After his escape from ‘Il Piombi’ on 1st November, 1756 Casanova spent the next two months as a fugitive making his way to Paris, where he was to arrive 5th January 1757 – pretty good progress in the eighteenth century for a man on the run travelling in the depths of winter. The first couple of days of freedom, however, were going to be the trickiest to negotiate. He may have left the city of Venice but he was still in the heart of the Republic of Venice whose police forces and numerous informants were now on high alert. Casanova and Father Balbi decided to split up, reckoning that it would give them a better chance to make good their escape. Now we find Casanova at his nerveless, calculating and audacious best:
As soon as I saw Father Balbi far enough off I got up, and seeing at a little distance a shepherd keeping his flock on the hill-side, I made my way-towards him to obtain such information as I needed. “What is the name of this village, my friend?” said I.
“Valde Piadene, signor,” he answered, to my surprise, for I found I was much farther on my way that I thought. I next asked him the owners of five or six houses which I saw scattered around, and the persons he mentioned chanced to be all known to me, but were not the kind of men I should have cared to trouble with my presence. On my asking him the name of a palace before me, he said it belonged to the Grimanis, the chief of whom was a State Inquisitor, and then resident at the palace, so I had to take care not to let him see me. Finally, at my enquiring the owner of a red house in the distance, he told me, much to my surprise, that it belonged to the chief of police. Bidding farewell to the kindly shepherd I began to go down the hill mechanically, and I am still puzzled to know what instinct directed my steps towards that house, which common sense and fear also should have made me shun. I steered my course for it in a straight line, and I can say with truth that I did so quite unwittingly. If it be true that we have all of us an invisible intelligence—a beneficent genius who guides our steps aright—as was the case with Socrates, to that alone I should attribute the irresistible attraction which drew me towards the house where I had most to dread. However that may be, it was the boldest stroke I have played in my whole life.
Greeted by the police chief’s pregnant wife, Casanova claimed to be a good friend of her husband’s from which, for some mysterious reason, she deduced him to be her husband’s superior, a Signor Vetturi. She informed him that her husband was out searching for two escaped prisoners and that she wasn’t expecting him back for three or four days. Notwithstanding his finery, Casanova was still in something of a mess from his escape, his clothes covered in blood. He explained this away by claiming that he had hurt himself hunting in the mountains and asked her if she could put him up. The wife obliged, herself and her mother duly taking care of his wounds before feeding him and putting him to bed where, from exhaustion, he slept solidly until the next morning when he went on his way.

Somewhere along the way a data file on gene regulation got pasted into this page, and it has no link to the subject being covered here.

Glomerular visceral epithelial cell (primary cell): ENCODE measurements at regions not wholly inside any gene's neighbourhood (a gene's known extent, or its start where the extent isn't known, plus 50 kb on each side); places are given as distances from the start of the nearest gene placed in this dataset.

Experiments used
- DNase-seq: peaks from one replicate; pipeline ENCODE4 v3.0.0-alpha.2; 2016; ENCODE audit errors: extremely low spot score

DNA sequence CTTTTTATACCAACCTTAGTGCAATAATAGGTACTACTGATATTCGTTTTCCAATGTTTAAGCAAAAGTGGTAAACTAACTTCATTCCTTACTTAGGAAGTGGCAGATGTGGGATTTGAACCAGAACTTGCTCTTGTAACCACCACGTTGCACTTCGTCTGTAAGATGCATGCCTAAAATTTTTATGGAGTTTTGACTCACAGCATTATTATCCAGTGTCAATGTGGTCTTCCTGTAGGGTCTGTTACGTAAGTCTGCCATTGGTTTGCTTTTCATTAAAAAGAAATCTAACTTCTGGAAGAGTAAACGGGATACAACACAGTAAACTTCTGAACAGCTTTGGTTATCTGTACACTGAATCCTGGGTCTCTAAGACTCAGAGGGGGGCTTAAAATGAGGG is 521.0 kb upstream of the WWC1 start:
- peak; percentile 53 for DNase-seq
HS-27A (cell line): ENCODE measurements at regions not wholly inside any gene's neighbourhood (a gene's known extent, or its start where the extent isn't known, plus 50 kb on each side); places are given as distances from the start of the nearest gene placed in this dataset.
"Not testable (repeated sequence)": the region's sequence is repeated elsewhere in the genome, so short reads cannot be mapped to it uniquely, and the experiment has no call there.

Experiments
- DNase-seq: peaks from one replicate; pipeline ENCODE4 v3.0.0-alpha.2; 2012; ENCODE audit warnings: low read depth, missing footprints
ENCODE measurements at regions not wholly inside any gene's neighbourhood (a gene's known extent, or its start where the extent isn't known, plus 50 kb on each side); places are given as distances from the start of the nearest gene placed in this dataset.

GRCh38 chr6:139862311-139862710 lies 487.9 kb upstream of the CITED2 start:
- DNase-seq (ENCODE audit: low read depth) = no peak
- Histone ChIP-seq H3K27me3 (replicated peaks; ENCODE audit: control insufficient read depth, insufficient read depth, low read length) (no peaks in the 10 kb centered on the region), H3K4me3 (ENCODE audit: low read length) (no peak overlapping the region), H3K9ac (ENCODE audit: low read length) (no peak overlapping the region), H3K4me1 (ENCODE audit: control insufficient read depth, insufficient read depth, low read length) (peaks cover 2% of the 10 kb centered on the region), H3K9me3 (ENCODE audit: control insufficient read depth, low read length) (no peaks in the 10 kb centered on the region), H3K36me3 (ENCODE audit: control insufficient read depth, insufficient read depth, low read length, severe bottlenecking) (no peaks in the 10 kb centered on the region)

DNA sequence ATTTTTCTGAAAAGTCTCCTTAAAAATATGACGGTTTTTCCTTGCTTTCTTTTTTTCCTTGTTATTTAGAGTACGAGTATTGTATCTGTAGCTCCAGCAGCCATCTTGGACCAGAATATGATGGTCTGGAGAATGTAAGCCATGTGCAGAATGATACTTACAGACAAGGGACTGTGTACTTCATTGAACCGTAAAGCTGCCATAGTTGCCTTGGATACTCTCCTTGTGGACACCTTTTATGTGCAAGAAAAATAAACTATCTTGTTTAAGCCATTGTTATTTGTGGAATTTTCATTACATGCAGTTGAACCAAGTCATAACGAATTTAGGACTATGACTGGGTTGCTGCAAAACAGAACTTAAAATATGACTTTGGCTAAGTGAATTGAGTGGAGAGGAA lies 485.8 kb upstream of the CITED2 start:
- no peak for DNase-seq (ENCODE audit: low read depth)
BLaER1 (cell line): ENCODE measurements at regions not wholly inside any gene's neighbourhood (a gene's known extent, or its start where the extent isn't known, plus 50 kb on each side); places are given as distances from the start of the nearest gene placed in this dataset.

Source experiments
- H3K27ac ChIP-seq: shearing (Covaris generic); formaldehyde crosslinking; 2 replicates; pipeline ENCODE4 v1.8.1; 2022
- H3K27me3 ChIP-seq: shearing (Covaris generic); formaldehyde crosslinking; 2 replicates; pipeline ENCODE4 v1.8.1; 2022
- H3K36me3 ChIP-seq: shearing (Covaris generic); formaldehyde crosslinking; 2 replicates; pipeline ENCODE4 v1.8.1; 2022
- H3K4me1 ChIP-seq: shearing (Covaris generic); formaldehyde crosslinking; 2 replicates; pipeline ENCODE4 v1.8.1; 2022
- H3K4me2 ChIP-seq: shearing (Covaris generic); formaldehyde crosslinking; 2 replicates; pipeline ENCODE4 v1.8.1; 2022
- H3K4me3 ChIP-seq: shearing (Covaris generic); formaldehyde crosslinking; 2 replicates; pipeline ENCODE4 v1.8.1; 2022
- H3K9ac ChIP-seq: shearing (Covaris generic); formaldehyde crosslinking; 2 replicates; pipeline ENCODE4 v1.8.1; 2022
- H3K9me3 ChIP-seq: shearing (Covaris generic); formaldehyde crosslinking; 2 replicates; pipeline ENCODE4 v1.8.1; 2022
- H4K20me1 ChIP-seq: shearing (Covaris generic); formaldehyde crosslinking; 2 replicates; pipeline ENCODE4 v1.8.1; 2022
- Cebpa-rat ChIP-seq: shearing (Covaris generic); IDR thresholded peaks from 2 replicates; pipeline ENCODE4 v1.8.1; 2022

I made haste to lengthen the distance between me and the place where I had found the kindliest hospitality, the utmost politeness, the most tender care, and best of all, new health and strength, and as I walked I could not help feeling terrified at the danger I had been in. I shuddered involuntarily; and at the present moment, after so many years, I still shudder when I think of the peril to which I had so heedlessly exposed myself. I wondered how I managed to go in, and still more how I came out; it seemed absurd that I should not be followed. For five hours I tramped on, keeping to the woods and mountains, not meeting a soul besides a few countryfolk, and turning neither to the right nor left.
(Casanova’s memoirs, ‘To Paris and Prison’, Chapter XXXI)
‘Casanova in Paris: The Shadows of the King’ is now freely available here.
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